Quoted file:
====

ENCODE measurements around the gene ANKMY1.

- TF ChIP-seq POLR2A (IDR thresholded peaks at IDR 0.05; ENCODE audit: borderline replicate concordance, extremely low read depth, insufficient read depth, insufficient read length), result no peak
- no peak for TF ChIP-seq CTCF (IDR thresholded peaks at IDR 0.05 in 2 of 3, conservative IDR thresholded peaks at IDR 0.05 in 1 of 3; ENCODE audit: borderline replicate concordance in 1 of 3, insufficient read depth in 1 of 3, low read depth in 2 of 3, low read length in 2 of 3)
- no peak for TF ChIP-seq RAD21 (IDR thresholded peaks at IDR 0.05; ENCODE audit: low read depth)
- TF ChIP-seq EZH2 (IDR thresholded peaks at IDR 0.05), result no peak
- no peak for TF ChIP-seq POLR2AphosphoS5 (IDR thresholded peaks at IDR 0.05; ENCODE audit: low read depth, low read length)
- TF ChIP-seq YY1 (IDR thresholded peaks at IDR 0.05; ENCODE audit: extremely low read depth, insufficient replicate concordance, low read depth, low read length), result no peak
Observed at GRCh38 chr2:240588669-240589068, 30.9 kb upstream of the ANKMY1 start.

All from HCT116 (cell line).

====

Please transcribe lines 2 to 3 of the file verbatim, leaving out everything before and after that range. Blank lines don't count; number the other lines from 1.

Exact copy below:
- TF ChIP-seq POLR2A (IDR thresholded peaks at IDR 0.05; ENCODE audit: borderline replicate concordance, extremely low read depth, insufficient read depth, insufficient read length), result no peak
- no peak for TF ChIP-seq CTCF (IDR thresholded peaks at IDR 0.05 in 2 of 3, conservative IDR thresholded peaks at IDR 0.05 in 1 of 3; ENCODE audit: borderline replicate concordance in 1 of 3, insufficient read depth in 1 of 3, low read depth in 2 of 3, low read length in 2 of 3)